AND from_unixtime(user.installed_at)<=date_add(now(), -31)
   GROUP BY 1

Let’s analyse this rather simple query: for each day, we count the number of unique users for the interval [60 days ago; 31 days ago].

In order not to get into the documentation: the ndv() command in Impala is analogous to the count(distinct) command.

 

Count the number of returning users for each cohort


SELECT from_unixtime(user.installed_at, "yyyy-MM-dd") AS reg_date,
          datediff(cast(cs.created_at AS TIMESTAMP), cast(installed_at AS TIMESTAMP)) AS date_diff,
          ndv(user.id) AS ret_base
   FROM USER
   LEFT JOIN client_session cs ON cs.user_id=user.id
   WHERE 1=1
     AND datediff(cast(cs.created_at AS TIMESTAMP), cast(installed_at AS TIMESTAMP)) between 0 and 30
     AND from_unixtime(user.installed_at)>=date_add(now(), -60)
     AND from_unixtime(user.installed_at)<=date_add(now(), -31)
   GROUP BY 1, 2

 

In this query, the key part is contained in the datediff command: now we count for each cohort and for each datediff the number of unique users with the same ndv() command (in fact, the number of users who returned during days 0 to 30).

 

Great, now we have the size of the cohorts and the number of returning users.

 

Putting it all together


SELECT reg.reg_date AS date_registration,
       reg.users AS cohort_size,
       cohort.date_diff AS day_difference,
       cohort.ret_base AS retention_base,
       cohort.ret_base/reg.users AS retention_rate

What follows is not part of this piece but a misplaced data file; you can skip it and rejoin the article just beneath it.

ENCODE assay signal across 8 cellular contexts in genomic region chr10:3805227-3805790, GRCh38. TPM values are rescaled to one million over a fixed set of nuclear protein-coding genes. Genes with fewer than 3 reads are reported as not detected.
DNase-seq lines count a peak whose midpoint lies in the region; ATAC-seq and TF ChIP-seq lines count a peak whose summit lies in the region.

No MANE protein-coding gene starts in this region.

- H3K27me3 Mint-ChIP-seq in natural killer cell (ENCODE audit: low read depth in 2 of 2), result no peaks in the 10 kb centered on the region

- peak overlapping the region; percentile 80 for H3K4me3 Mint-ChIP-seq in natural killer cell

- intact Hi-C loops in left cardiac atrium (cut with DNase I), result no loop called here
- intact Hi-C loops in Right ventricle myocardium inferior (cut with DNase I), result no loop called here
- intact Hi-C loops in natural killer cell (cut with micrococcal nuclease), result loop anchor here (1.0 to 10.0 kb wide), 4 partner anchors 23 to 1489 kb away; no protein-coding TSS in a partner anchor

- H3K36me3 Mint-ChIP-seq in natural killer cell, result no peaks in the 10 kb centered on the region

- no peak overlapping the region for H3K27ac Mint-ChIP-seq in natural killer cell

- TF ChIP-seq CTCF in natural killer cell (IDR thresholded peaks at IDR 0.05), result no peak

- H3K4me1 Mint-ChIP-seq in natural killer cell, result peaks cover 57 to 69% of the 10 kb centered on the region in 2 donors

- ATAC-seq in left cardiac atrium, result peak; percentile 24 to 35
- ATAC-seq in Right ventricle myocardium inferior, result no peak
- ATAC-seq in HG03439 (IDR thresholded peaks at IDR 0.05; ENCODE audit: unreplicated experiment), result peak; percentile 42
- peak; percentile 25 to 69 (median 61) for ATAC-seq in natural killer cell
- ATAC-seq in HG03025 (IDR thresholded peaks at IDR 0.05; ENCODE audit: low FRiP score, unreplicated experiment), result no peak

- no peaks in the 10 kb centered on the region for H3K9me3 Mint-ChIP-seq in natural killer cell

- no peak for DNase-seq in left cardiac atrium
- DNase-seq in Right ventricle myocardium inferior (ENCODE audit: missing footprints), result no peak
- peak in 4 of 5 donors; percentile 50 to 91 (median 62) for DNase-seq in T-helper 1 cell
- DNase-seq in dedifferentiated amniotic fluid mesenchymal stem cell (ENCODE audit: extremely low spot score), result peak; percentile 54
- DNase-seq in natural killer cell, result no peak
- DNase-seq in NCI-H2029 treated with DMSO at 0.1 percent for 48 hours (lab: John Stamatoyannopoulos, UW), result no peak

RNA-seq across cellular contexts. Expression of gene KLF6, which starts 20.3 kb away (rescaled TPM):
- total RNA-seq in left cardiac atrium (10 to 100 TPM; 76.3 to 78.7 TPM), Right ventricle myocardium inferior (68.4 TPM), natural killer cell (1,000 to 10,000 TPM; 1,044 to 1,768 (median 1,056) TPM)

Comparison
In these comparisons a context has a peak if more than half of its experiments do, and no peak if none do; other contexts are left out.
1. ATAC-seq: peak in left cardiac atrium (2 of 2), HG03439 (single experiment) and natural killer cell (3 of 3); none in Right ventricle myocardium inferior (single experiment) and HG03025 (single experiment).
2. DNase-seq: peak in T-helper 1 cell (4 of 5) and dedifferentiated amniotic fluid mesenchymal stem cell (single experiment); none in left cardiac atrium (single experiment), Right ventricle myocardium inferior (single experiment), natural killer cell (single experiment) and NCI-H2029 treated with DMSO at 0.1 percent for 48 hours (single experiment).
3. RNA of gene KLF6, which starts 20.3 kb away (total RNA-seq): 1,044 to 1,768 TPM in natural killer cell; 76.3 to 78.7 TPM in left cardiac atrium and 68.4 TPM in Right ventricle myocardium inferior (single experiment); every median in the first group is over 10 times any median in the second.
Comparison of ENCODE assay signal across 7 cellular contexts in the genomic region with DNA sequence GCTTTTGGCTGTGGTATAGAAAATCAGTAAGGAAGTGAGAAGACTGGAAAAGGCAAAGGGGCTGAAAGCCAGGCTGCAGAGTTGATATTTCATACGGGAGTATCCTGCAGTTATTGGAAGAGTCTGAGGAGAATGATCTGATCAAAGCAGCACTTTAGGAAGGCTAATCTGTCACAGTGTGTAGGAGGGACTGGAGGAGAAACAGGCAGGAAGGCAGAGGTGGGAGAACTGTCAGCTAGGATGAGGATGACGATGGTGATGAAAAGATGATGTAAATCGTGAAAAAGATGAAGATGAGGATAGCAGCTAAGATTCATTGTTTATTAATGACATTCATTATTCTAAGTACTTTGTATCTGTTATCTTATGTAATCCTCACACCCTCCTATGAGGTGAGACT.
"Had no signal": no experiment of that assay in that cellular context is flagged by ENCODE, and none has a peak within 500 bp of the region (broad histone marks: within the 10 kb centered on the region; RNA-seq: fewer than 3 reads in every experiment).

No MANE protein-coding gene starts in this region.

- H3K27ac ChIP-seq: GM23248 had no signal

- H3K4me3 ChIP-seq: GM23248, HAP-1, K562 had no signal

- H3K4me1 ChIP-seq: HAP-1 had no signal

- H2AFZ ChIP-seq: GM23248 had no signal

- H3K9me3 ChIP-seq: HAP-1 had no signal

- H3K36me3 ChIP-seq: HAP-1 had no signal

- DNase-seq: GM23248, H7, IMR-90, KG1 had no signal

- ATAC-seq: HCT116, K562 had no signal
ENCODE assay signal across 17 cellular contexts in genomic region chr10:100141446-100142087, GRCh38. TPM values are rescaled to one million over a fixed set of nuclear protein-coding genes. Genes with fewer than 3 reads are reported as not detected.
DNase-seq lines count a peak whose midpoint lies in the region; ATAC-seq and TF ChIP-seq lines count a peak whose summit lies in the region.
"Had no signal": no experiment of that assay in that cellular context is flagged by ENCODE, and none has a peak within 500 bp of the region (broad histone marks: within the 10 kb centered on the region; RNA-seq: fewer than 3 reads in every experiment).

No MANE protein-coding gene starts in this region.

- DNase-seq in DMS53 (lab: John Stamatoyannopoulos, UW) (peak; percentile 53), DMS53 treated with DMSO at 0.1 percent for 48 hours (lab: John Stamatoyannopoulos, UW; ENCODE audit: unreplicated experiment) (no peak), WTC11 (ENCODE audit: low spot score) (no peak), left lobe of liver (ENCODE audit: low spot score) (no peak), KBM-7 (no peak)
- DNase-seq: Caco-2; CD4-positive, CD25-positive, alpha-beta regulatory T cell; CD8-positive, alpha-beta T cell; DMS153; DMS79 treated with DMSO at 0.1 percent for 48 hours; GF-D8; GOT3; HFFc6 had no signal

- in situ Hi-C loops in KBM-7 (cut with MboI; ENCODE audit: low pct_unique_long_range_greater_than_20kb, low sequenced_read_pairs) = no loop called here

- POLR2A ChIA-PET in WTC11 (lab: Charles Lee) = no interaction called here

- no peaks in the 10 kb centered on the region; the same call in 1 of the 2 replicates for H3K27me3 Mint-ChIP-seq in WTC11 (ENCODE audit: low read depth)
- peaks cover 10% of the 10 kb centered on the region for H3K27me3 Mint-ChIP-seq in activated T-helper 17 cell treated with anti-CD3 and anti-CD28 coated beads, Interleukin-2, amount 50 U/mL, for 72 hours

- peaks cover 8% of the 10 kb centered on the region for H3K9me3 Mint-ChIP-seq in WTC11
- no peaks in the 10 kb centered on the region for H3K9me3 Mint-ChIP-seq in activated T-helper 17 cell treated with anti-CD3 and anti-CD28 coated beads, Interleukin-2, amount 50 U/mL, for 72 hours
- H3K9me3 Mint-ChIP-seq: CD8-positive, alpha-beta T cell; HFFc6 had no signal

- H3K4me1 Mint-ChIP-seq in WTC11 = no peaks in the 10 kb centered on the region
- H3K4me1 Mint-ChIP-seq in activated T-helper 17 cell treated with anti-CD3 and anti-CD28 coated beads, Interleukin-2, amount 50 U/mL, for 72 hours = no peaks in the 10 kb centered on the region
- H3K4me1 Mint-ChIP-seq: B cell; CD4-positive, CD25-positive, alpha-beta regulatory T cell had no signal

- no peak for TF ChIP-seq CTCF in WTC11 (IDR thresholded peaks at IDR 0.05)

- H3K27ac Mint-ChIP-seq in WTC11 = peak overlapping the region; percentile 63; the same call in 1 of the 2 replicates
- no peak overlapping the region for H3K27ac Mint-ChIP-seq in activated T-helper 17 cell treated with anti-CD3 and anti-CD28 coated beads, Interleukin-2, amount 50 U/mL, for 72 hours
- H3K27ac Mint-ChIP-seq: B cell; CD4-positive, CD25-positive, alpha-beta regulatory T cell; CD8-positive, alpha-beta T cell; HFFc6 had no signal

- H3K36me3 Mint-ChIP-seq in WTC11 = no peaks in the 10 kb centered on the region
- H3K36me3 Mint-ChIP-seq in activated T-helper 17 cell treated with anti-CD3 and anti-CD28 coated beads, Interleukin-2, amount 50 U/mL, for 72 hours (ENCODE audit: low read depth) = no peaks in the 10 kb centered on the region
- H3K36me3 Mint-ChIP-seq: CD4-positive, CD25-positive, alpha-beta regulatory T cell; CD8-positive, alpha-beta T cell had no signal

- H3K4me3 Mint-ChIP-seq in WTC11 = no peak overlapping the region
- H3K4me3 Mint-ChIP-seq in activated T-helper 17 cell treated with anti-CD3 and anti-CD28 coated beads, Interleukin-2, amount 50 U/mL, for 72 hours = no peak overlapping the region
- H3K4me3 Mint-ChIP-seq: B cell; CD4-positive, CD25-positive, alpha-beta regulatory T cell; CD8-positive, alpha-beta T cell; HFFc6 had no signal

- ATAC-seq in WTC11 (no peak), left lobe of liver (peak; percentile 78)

FROM
  (SELECT from_unixtime(user.installed_at, "yyyy-MM-dd") AS reg_date,
          ndv(user.id) AS users
   FROM USER
   WHERE from_unixtime(user.installed_at)>=date_add(now(), -60)
     AND from_unixtime(user.installed_at)<=date_add(now(), -31) 
   GROUP BY 1) reg 
LEFT JOIN 
  (SELECT from_unixtime(user.installed_at, "yyyy-MM-dd") AS reg_date, 
   datediff(cast(cs.created_at AS TIMESTAMP), cast(installed_at AS TIMESTAMP)) AS date_diff, 
   ndv(user.id) AS ret_base 
   FROM USER 
   LEFT JOIN client_session cs ON cs.user_id=user.id 
   WHERE 1=1 
    AND datediff(cast(cs.created_at AS TIMESTAMP), cast(installed_at AS TIMESTAMP)) between 0 and 30 
    AND from_unixtime(user.installed_at)>=date_add(now(), -60)
    AND from_unixtime(user.installed_at)<=date_add(now(), -31)
   GROUP BY 1, 2) cohort ON reg.reg_date=cohort.reg_date
    ORDER BY 1.3

 

We received a query that counts retention for each cohort, as a result, the result can be displayed as follows:

Retention rate calculated for each user cohort

 

Plotting a single retention curve

Next, we will slightly modify our query to get the required data to build a retention curve:


SELECT
       cohort.date_diff AS day_difference,
       avg(reg.users) AS cohort_size,
       avg(cohort.ret_base) AS retention_base,
       avg(cohort.ret_base)/avg(reg.users)*100 AS retention_rate
FROM
  (SELECT from_unixtime(user.installed_at, "yyyy-MM-dd") AS reg_date,
          ndv(user.id) AS users
   FROM USER
   WHERE from_unixtime(user.installed_at)>=date_add(now(), -60)
     AND from_unixtime(user.installed_at)<=date_add(now(), -31) GROUP BY 1) reg 
LEFT JOIN 
  (SELECT from_unixtime(user.installed_at, "yyyy-MM-dd") AS reg_date, datediff(cast(cs.created_at AS TIMESTAMP), 
  cast(installed_at AS TIMESTAMP)) AS date_diff, ndv(user.id) AS ret_base 
  FROM USER 
  LEFT JOIN client_session cs ON cs.user_id=user.id 
  WHERE 1=1 
   AND datediff(cast(cs.created_at AS TIMESTAMP), cast(installed_at AS TIMESTAMP)) between 0 and 30 
   AND from_unixtime(user.installed_at)>=date_add(now(), -60)
   AND from_unixtime(user.installed_at)<=date_add(now(), -31)
  GROUP BY 1,2) cohort ON reg.reg_date=cohort.reg_date
   GROUP BY 1
   ORDER BY 1

 

Now we have calculated the average retention rate for all cohorts for each day!

More on this topic:

– Top 3 ways to calculate user retention rate with formulas